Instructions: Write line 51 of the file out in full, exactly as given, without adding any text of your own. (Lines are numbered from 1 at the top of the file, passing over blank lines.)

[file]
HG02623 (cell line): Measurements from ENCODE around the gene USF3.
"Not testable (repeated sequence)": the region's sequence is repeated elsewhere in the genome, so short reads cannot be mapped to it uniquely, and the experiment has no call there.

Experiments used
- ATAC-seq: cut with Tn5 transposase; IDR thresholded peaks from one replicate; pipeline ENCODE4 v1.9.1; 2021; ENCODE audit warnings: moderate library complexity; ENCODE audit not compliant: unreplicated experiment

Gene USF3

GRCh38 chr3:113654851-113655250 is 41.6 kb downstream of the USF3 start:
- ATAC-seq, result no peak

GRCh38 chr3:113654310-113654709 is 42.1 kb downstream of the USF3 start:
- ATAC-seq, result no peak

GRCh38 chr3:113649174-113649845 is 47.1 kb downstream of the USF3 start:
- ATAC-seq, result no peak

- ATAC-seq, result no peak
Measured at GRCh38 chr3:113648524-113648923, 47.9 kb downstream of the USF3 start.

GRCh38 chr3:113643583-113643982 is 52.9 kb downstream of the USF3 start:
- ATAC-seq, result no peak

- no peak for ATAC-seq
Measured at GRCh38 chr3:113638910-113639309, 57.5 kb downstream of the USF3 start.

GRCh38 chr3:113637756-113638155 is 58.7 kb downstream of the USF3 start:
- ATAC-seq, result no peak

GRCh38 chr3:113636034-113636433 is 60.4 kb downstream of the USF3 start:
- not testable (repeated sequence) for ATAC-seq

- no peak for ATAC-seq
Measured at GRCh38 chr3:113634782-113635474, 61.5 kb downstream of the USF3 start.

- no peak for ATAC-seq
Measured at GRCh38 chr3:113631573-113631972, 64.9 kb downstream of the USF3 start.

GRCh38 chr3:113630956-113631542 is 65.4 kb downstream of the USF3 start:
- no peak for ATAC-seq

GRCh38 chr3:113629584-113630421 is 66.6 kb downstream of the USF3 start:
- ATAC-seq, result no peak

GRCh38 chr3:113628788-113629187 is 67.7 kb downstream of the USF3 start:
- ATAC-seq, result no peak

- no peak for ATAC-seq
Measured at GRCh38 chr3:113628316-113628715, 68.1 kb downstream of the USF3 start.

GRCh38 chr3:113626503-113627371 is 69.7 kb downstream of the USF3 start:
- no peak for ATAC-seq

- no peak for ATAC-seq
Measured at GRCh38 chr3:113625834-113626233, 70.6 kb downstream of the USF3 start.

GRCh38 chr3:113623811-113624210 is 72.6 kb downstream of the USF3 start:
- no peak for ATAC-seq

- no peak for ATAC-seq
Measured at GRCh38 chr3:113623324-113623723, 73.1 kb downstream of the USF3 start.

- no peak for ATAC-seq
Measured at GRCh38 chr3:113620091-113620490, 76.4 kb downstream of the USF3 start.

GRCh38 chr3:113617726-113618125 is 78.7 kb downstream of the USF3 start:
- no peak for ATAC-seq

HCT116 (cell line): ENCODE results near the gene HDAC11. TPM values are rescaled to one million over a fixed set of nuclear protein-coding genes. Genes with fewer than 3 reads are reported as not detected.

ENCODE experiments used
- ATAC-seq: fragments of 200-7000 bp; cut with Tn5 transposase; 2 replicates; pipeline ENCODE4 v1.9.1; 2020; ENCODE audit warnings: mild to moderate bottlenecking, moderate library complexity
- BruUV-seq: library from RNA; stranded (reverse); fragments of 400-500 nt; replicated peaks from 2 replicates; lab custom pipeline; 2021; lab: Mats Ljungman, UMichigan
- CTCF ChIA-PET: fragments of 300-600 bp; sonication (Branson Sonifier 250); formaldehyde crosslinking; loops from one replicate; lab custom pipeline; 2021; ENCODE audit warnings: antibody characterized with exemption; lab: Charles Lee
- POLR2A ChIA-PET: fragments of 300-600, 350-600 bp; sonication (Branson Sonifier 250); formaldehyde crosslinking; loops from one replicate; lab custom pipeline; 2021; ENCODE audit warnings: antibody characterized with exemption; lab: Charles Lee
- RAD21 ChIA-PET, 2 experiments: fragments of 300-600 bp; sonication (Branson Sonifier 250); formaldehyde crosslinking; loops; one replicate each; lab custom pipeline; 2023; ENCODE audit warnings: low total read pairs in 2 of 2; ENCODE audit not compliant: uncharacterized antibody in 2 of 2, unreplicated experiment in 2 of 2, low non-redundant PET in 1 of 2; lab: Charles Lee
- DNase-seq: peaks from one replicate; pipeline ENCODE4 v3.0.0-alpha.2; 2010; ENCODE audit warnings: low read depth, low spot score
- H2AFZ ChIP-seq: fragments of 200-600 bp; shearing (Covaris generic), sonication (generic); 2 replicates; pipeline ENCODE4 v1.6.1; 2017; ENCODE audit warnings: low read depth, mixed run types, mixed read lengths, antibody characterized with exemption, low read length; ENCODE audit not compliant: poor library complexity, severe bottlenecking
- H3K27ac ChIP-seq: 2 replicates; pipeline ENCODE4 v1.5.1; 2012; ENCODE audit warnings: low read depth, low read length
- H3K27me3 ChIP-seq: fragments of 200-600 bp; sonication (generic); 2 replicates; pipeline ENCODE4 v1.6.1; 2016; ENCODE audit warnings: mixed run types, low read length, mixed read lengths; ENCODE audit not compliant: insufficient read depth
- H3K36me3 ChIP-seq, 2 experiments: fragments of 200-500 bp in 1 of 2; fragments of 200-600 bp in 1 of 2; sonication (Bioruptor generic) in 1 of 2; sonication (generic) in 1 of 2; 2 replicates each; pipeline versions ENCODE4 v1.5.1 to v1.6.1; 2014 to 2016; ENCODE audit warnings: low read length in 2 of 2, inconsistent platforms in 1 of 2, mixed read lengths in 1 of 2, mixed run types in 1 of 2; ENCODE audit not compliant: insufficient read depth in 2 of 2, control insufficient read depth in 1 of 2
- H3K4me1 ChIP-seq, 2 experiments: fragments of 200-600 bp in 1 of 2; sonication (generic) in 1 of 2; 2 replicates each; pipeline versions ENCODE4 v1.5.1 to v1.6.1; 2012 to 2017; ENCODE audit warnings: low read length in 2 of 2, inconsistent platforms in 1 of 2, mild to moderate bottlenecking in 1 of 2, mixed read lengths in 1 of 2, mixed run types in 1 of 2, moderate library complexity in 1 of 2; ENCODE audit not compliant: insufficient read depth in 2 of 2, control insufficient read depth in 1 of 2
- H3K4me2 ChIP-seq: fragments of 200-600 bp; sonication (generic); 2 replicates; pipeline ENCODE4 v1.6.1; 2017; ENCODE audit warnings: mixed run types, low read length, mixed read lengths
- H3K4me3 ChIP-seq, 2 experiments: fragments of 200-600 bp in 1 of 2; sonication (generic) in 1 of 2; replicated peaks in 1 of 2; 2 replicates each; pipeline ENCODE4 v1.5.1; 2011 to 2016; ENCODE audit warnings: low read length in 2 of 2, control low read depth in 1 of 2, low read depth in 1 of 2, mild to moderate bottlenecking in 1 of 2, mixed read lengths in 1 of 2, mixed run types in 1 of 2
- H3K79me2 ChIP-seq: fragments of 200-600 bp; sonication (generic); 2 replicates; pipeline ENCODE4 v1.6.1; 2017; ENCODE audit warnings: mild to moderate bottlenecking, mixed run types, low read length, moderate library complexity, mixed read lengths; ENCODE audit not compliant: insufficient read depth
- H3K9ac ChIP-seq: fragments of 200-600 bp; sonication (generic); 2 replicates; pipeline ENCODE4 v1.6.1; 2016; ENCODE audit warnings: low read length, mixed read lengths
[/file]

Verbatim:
- POLR2A ChIA-PET: fragments of 300-600, 350-600 bp; sonication (Branson Sonifier 250); formaldehyde crosslinking; loops from one replicate; lab custom pipeline; 2021; ENCODE audit warnings: antibody characterized with exemption; lab: Charles Lee